A History of Photography – Part Five

Kodak Instamatic 100 (from Wikipedia)

Kodak Instamatic 100 (from Wikipedia)

Camera Automation

The first fully automatic camera was introduced by Agfa in 1959. Able to calculate an exposure the camera signaled a new era in camera development. By the mid-nineteen sixties the market boasted automatic cameras of many sorts. Single Lens Reflex (SLR) camera were expensive. Their popularity among enthusiasts began in the 1970s. The Kodak Instamatic was a different proposition. Aimed at the popular market the Instamatic was easy to load using a film cartridge. The aperture, speed and focus were fixed. The user did not need to know photography to take a successful picture. It followed in the tradition of the Kodak Brownie.

Instamatics were simple and hugely popular. Look-a-likes appeared that created models from the basic, right through to SLR versions. The first Instamatic sold in 1963. From then to 1972 the Kodak brand topped 50 million units sold. Later developments were also popular – with the pocket sized versions of the 1970s a hit. [ Instamatics – more…  ] External link - opens new tab/page

The internal light-metering cameras came to market in 1964. The Pentax Spotmatic    External link - opens new tab/page was one of the first SLRs to provide Through-The-Lens exposure metering (TTL metering). The camera takes a light reading through the lens.The user can then make an exposure decision by matching the meter readouts. The camera was not an automatic camera in its early forms. Pentax continued its development. In 1972 the international release of the Electro-Spotmatic outside of Japan became the Aperture-priority, electronic, automatic SLR. By today’s standard the capability of this automation was limited. Nevertheless it heralded an on-going race toward general automation.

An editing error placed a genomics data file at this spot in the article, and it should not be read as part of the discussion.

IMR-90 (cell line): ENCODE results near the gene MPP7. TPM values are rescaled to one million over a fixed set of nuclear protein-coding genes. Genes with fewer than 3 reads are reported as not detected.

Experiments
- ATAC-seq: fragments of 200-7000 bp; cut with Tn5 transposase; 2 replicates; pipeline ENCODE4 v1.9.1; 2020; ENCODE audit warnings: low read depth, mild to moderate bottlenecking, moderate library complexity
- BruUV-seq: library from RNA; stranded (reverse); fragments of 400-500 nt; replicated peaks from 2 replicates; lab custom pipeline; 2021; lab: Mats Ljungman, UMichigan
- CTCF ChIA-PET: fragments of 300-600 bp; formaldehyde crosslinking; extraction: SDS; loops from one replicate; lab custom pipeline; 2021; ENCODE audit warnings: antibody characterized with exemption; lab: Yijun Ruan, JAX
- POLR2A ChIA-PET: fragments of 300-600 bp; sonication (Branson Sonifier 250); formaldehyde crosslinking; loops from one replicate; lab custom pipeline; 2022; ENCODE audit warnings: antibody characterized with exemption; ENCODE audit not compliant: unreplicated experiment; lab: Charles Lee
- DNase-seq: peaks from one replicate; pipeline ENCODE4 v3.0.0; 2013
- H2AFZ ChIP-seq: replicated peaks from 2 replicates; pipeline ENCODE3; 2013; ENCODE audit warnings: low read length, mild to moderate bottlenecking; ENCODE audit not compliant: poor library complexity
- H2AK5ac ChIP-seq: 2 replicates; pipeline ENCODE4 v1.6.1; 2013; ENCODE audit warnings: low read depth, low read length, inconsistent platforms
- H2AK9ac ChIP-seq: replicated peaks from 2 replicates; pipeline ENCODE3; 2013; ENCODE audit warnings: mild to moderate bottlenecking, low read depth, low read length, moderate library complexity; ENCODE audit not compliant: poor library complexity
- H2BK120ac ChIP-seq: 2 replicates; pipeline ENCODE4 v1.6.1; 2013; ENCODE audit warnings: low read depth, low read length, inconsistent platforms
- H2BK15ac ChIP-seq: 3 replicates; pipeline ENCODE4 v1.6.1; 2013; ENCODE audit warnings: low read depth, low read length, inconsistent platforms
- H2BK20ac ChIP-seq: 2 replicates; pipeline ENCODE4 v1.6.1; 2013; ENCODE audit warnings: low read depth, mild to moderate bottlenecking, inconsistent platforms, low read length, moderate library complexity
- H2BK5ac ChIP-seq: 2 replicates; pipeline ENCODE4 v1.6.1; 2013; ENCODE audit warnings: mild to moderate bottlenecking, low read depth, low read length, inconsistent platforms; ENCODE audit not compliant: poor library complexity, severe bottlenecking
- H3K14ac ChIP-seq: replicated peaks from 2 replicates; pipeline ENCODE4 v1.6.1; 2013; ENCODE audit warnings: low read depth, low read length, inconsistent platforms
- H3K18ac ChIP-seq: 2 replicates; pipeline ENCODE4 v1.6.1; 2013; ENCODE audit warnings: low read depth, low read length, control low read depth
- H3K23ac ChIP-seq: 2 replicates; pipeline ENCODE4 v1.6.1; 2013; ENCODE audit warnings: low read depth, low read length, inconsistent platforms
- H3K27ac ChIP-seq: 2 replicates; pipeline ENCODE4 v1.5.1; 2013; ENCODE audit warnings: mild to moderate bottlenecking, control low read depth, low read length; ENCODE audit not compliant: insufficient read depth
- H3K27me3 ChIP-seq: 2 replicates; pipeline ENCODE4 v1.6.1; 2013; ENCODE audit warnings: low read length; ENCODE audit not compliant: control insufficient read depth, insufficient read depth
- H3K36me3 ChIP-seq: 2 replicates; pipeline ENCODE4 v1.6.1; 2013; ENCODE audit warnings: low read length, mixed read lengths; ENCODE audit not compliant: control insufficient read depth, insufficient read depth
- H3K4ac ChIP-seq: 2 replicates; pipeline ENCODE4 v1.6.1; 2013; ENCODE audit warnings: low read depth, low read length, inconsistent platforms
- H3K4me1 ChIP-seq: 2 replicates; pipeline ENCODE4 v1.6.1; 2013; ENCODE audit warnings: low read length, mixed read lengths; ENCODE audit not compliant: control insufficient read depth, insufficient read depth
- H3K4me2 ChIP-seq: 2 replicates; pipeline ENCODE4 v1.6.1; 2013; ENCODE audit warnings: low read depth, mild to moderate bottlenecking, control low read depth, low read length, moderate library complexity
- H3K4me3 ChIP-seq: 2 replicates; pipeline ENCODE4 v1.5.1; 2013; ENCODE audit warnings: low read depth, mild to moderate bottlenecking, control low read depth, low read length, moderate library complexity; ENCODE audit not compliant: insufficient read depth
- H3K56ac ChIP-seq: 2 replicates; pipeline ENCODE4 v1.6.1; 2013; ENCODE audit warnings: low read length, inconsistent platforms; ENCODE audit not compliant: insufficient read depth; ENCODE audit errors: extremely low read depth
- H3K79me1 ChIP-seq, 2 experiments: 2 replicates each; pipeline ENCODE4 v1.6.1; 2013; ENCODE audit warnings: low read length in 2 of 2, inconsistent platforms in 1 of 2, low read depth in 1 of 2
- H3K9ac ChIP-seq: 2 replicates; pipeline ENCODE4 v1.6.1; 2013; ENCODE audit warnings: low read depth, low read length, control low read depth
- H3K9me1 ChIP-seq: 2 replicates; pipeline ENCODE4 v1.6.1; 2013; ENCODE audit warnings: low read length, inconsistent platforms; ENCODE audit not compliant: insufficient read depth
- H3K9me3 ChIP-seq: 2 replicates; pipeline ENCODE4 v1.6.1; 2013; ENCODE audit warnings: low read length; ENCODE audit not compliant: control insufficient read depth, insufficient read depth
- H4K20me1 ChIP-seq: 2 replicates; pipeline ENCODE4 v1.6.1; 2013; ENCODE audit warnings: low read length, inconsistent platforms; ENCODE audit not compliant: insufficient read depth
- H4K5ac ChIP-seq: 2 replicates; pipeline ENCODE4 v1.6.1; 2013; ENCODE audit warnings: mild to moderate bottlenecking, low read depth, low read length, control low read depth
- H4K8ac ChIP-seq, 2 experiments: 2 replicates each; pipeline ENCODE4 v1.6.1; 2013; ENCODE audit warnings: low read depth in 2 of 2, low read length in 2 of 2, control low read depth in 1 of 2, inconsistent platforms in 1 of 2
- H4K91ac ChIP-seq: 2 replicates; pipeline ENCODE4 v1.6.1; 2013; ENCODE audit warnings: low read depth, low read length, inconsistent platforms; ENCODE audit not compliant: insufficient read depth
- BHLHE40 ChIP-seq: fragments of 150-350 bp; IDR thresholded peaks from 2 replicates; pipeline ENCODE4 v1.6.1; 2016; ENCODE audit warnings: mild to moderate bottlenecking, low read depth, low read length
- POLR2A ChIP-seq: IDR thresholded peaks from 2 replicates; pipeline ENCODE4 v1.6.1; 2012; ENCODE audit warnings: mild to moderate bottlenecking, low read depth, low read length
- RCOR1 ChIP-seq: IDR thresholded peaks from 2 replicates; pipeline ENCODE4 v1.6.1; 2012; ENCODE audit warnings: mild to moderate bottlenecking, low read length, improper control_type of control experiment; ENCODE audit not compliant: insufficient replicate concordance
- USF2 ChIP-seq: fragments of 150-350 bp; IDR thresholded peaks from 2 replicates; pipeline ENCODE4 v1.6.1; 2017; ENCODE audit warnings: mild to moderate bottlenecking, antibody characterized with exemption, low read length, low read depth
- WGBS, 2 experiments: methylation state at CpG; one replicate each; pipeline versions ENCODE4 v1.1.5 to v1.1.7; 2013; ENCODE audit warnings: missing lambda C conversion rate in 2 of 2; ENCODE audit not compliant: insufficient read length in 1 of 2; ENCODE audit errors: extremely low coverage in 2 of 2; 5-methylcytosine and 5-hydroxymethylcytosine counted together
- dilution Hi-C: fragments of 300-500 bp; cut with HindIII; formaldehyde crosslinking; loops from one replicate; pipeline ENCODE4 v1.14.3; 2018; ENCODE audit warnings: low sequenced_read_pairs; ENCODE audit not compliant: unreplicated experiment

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By Damon Guy (author and Photokonnexion editor)

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Damon Guy (Netkonnexion)

Damon is a writer-photog and editor of this site. He has run some major websites, a computing department and a digital image library. He started out as a trained teacher and now runs training for digital photographers.
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